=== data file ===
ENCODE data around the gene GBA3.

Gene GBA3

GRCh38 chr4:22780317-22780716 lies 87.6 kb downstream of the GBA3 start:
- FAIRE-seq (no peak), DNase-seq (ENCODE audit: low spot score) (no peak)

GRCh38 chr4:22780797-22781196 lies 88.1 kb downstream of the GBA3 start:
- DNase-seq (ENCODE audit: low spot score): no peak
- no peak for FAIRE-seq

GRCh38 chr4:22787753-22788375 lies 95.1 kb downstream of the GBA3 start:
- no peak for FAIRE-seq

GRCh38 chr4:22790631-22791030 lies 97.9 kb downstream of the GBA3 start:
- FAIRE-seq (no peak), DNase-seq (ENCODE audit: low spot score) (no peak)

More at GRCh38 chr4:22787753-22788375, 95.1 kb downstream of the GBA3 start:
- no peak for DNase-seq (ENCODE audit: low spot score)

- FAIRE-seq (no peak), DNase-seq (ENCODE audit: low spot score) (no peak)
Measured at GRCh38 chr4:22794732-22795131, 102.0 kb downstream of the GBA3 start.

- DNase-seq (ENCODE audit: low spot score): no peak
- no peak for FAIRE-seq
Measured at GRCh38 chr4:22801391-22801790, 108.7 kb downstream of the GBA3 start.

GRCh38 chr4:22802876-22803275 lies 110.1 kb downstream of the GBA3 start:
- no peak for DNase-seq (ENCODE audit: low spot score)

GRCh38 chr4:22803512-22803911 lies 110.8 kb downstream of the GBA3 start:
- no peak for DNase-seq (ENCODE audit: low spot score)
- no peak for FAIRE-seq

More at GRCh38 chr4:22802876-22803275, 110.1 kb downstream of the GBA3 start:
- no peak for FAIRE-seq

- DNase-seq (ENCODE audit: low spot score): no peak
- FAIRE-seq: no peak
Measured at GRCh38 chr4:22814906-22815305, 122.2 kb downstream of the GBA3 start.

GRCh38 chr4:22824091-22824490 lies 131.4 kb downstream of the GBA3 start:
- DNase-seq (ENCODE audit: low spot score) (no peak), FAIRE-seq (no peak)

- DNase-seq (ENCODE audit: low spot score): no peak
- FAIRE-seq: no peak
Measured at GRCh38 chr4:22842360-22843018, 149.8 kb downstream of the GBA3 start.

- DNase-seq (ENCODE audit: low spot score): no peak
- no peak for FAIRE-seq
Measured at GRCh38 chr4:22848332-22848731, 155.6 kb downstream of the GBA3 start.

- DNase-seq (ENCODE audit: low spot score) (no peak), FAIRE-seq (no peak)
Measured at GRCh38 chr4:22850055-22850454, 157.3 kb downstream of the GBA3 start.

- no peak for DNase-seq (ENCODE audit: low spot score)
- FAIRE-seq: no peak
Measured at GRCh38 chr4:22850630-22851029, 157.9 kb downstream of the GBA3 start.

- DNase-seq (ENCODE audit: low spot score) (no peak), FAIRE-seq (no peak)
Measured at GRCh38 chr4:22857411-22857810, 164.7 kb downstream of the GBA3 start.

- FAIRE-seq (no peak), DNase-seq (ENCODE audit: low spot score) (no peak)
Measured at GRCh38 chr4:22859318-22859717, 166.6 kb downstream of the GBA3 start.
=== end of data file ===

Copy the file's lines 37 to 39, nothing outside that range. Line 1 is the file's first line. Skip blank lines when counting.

- DNase-seq (ENCODE audit: low spot score) (no peak), FAIRE-seq (no peak)
Measured at GRCh38 chr4:22850055-22850454, 157.3 kb downstream of the GBA3 start.

- no peak for DNase-seq (ENCODE audit: low spot score)